If you want to see the show-reel, which is now called “My Life Sucks”, though it is still pretty amazing, here it is:

YouTube video

I would love to hear your thoughts on this matter. Do you think that sentences should be trademarked?

[My Life Sucks! The truth is out there | devingraham]

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Udi Tirosh

Udi Tirosh

Udi Tirosh is an entrepreneur, photography inventor, journalist, educator, and writer based in Israel. With over 25 years of experience in the photo-video industry, Udi has built and sold several photography-related brands. Udi has a double degree in mass media communications and computer science.

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19 responses to “Uploading Videos To YouTube? You May Be Shut Down for Title Trademark Infringement”

  1. Sean Avatar
    Sean

    Amazing..wish I was 30 years younger and able to do all those amazing things.

  2. David Doyle Avatar
    David Doyle

    Sound like a wanky company’s trying to rule the world like the Evil Empire wank off I say ;)

  3. Scott Valentine Avatar
    Scott Valentine

    YouTube is in a very tough position. If your IP rights are being violated, you want them to take down offending materials quickly. But if you believe you’re in the right and someone else is making a claim, it can be maddening to have legitimate work removed without question.

    Trademark law is incredibly convoluted in some ways, and when you throw in copyright, it gets even more difficult to understand. While I generally oppose marking common phrases, it’s nearly impossible to have a standard metric. Lyrics, brand names, catch phrases, etc. are all areas that seem like they should be protected, but then we have absolutely ridiculous events like in this article. Note copyright and trademark are different things. You can’t copyright common phrases.

    It’s a very frustrating situation, and I’m sure it’s one that keeps lots of people from sharing good material.

  4. John P. Hess Avatar
    John P. Hess

    You got to look at it from the other guys perspective… They may have put in a lot of money in marketing that term putting it on t-shirts and what not. On to of that I believe trademark must be defended or else you lose claim to it.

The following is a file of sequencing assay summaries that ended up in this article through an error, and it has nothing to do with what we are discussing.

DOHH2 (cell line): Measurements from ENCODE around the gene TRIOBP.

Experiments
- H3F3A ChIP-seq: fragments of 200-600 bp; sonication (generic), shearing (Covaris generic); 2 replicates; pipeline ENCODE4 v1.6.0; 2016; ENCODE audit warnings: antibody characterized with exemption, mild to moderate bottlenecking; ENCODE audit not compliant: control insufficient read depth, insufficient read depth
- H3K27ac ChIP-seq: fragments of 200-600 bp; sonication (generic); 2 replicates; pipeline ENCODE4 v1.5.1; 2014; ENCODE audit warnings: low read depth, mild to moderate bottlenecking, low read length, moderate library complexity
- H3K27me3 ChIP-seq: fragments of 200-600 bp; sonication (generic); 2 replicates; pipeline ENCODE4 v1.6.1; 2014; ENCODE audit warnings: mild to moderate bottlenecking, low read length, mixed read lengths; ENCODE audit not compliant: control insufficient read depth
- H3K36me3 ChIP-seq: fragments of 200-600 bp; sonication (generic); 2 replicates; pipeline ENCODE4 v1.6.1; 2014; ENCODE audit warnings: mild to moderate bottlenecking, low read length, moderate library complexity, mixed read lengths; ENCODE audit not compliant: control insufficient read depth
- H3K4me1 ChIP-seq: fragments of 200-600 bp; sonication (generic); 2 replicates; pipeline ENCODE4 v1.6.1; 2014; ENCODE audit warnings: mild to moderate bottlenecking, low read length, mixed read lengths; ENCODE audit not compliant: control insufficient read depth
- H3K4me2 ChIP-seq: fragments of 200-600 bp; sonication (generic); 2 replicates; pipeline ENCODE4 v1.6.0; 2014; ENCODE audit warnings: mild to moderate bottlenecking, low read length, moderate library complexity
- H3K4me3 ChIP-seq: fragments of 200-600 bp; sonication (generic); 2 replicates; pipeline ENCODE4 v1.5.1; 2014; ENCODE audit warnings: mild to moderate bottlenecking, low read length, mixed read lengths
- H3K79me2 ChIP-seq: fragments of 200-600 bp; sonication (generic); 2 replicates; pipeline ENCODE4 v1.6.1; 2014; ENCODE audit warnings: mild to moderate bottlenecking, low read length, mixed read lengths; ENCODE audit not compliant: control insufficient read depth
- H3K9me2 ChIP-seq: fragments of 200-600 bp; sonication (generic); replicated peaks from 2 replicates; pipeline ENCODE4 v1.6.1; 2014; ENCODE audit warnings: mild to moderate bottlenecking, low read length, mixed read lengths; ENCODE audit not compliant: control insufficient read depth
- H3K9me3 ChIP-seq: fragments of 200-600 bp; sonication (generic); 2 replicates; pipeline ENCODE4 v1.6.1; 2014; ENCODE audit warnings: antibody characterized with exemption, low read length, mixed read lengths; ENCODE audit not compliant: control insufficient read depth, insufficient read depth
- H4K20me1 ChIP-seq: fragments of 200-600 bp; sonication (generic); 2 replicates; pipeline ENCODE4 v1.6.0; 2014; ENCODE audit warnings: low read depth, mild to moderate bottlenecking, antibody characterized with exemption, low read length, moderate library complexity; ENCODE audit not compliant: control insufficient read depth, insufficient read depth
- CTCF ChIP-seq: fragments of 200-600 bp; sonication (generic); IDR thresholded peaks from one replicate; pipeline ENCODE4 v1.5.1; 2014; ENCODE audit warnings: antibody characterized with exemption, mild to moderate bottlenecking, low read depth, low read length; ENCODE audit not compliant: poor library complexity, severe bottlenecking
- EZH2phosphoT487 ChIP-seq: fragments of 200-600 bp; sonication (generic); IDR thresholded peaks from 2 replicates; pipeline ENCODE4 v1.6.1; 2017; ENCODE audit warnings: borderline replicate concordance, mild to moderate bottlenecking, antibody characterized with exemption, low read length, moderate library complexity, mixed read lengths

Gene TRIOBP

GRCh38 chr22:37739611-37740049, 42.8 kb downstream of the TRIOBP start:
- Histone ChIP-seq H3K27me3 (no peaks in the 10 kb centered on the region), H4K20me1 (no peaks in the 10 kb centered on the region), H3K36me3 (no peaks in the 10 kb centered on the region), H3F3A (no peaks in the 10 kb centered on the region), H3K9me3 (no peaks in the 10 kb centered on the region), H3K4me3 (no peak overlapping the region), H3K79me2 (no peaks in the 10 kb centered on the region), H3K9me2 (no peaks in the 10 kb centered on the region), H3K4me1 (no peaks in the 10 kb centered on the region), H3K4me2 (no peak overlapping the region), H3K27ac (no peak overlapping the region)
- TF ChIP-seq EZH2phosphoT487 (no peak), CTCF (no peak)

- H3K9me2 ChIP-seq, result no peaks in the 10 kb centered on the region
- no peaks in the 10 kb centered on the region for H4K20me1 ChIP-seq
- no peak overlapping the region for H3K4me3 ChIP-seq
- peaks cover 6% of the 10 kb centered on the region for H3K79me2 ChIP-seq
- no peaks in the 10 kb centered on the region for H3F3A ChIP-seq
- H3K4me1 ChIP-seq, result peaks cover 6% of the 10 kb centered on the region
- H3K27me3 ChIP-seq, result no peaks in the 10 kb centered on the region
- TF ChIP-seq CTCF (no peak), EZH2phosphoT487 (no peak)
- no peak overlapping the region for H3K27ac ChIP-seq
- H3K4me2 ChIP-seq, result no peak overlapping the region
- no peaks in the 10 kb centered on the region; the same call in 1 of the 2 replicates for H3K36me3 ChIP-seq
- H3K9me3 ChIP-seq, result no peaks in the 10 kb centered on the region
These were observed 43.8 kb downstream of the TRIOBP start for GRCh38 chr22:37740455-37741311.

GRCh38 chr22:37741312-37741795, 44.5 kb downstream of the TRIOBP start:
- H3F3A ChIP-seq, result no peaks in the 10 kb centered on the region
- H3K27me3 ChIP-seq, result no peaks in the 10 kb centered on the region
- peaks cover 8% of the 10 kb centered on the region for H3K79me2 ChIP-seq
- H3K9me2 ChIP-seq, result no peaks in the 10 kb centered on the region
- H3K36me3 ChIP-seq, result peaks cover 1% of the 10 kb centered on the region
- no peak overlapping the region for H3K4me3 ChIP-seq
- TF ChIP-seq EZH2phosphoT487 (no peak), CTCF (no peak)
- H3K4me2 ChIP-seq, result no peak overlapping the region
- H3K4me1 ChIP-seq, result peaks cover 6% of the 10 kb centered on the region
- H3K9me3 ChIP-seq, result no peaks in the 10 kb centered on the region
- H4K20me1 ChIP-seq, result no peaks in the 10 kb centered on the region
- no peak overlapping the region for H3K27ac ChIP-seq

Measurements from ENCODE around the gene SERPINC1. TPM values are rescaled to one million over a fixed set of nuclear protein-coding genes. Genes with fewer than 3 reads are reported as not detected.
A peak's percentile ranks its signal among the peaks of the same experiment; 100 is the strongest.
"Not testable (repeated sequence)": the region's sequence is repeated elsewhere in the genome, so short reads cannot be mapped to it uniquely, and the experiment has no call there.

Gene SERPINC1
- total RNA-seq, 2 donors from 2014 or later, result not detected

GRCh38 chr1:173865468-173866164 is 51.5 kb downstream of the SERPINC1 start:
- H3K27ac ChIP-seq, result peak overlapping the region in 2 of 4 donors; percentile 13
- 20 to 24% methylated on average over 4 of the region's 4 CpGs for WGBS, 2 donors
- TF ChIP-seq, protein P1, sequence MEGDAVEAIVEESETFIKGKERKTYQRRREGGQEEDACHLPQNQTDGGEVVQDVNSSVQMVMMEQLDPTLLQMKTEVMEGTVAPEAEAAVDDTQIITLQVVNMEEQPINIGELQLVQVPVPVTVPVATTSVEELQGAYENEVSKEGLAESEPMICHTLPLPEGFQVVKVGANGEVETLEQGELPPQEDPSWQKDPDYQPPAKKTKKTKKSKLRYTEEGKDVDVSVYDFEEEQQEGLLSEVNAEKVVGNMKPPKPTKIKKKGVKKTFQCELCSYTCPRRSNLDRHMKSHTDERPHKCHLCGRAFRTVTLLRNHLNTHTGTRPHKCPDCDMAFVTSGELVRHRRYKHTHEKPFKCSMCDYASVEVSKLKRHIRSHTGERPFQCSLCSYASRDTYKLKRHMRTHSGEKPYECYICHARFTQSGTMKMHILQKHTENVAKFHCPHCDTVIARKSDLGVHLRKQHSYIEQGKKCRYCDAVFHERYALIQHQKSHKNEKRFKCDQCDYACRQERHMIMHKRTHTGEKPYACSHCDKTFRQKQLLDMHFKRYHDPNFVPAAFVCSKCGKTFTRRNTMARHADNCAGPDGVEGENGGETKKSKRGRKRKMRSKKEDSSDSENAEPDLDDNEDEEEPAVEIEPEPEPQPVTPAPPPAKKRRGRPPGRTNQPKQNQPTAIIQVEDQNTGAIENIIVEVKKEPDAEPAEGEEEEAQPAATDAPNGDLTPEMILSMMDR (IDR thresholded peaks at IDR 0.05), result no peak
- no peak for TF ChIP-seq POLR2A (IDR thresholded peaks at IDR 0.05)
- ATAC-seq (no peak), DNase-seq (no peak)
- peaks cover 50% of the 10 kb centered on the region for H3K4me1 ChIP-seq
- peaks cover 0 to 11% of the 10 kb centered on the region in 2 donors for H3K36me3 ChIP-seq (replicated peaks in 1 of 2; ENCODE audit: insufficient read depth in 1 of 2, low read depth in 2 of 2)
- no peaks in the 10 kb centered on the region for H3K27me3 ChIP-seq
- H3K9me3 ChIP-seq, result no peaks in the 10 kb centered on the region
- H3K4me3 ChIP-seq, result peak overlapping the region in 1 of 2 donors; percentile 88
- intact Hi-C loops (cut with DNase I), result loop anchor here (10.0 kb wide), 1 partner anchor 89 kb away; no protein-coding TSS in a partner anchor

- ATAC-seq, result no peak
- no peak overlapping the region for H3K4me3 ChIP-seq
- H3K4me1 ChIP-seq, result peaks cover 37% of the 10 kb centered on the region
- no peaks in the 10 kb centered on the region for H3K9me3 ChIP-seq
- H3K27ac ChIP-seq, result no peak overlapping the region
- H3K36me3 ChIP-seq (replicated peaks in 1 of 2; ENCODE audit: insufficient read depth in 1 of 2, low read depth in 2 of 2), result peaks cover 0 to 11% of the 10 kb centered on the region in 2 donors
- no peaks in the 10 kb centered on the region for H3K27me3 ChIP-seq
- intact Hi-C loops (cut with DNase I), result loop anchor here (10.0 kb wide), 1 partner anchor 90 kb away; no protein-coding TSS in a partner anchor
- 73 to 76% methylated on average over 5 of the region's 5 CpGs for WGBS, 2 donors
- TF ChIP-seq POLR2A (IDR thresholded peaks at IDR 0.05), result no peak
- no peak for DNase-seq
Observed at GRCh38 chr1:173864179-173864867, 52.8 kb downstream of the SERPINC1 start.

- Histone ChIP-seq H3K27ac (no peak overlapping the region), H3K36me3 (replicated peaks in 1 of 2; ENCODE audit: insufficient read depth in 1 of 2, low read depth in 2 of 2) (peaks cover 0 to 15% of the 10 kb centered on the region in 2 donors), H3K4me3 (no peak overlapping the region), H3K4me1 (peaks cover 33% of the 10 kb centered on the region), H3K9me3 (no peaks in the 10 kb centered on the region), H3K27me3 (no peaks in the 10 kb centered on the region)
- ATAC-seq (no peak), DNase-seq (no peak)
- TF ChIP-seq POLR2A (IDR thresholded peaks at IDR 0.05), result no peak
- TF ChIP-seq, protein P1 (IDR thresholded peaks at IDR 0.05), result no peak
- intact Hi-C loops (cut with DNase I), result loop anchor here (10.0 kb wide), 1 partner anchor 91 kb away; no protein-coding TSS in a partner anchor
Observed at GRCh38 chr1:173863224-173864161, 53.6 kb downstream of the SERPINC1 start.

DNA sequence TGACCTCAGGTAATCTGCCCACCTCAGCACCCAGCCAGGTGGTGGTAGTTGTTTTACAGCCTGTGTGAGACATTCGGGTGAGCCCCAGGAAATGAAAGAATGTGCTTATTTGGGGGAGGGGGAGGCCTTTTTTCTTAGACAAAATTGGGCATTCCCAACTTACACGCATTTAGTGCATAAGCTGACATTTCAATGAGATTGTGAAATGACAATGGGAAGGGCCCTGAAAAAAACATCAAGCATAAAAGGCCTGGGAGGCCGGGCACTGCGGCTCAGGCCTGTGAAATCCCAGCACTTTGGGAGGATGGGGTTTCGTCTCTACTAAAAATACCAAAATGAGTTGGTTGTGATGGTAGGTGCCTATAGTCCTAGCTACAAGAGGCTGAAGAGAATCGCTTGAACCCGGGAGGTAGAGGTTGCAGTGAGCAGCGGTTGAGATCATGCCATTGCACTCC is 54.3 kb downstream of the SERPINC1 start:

Lastly there is recourse, just because they can claim infringement doesn’t mean you can’t fight it on YouTube. Depending on what they deal in, Devin may have prevailed.

    1. mike Avatar
      mike

      Except they are trying to steal a term that someone else came up with. It would be like trying to trademark an already existing meme.

      1. John P. Hess Avatar
        John P. Hess

        Every term has been thought of by someone else. It’s how it’s used in commerce.

        I’m sure someone said “I’m Lovin’ It” before McDonald’s but they’re laying claim on use when it comes to big Macs.

    2. catlett Avatar
      catlett

      No I don’t have to look at it from the other guy’s perspective. The question from this author didn’t have anything to do with the money spent, etc. The question posed is SHOULD those types of phrases even be allowed to be trademarked and the answer is no. Market it, don’t market it but common phrases should not be allowed to be monopolized.

  5. Kay O. Sweaver Avatar
    Kay O. Sweaver

    Let’s all upload videos titled “People are Awesome”

    1. mike Avatar
      mike

      Except for lawyers. Lawyers are not awesome.

      1. mike Avatar
        mike

        Though, one could make the argument that lawyers are not people… so…

  6. Alan Avatar
    Alan

    I don’t believe that any common word or phrase unless associated with a particular graphic should be able to be trademarked. That would also leave the word or phrase available to anyone for use as a stand alone or with a different gtraphic.

  7. petervq Avatar
    petervq

    For anyone interested in this topic on a larger and more in depth-, actual legal and philosophically/morally principled level, Stefan Kinsella’s pages are must read and watch – he is a IP-lawyer and has many years and background in having worked the depths and thoughts on this topic !